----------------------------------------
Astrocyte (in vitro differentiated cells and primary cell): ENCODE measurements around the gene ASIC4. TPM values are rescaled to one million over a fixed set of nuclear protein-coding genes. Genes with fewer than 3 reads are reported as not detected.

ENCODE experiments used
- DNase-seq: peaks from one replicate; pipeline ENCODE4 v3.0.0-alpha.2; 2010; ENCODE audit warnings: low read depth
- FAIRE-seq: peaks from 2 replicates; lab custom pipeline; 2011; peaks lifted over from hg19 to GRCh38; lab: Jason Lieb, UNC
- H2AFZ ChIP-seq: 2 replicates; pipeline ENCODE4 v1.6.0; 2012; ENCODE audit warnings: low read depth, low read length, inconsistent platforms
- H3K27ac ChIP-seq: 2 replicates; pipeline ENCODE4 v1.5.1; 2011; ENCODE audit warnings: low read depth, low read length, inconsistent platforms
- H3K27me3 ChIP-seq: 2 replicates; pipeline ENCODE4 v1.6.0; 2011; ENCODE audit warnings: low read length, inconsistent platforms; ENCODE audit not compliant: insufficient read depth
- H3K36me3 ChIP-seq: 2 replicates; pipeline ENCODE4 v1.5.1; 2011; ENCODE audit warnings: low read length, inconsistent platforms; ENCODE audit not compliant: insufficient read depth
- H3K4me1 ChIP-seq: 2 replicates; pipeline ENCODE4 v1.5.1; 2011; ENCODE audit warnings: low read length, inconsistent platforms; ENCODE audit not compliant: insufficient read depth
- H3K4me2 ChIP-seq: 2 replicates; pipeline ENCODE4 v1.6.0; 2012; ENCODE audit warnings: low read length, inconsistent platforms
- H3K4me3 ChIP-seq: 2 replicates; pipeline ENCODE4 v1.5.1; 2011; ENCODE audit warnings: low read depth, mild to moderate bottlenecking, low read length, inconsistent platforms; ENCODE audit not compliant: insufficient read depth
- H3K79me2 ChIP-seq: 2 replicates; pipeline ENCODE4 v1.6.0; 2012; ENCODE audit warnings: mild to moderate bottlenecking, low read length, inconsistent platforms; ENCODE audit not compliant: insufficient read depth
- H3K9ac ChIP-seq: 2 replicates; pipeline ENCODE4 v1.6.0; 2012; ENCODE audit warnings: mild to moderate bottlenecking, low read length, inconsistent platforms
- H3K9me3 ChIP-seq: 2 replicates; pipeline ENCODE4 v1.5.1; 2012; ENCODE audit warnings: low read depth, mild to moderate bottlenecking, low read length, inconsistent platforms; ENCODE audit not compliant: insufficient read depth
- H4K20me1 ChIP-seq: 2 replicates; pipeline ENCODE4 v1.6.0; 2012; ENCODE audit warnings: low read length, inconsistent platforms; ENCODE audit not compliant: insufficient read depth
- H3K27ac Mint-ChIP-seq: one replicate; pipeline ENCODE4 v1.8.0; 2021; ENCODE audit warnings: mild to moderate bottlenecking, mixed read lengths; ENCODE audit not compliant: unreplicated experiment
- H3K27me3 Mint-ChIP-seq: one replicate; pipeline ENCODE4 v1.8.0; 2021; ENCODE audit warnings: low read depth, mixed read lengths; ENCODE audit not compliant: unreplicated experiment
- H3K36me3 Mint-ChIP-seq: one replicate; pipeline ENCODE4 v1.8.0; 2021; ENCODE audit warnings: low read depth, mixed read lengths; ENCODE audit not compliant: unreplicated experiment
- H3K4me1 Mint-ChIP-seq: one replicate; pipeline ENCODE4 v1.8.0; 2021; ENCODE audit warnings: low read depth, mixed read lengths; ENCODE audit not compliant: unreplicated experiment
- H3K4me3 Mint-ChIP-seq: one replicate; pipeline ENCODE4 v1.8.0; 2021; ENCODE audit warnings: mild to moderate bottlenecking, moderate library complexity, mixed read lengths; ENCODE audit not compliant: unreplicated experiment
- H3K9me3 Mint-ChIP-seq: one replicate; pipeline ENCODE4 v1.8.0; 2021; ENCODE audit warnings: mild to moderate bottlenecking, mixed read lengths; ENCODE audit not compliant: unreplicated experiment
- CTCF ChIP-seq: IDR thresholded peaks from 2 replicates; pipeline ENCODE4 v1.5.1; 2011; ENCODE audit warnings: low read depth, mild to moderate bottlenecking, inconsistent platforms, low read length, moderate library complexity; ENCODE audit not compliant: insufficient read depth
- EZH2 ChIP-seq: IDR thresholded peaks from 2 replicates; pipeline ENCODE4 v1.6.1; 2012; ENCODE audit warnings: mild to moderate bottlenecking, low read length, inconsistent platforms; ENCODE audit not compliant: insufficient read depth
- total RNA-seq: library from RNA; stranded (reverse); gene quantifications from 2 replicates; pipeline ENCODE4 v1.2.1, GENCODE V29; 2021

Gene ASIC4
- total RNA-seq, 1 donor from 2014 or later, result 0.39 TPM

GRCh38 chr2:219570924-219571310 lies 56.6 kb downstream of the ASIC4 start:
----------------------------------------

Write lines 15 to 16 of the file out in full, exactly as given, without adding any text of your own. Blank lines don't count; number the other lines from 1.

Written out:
- H4K20me1 ChIP-seq: 2 replicates; pipeline ENCODE4 v1.6.0; 2012; ENCODE audit warnings: low read length, inconsistent platforms; ENCODE audit not compliant: insufficient read depth
- H3K27ac Mint-ChIP-seq: one replicate; pipeline ENCODE4 v1.8.0; 2021; ENCODE audit warnings: mild to moderate bottlenecking, mixed read lengths; ENCODE audit not compliant: unreplicated experiment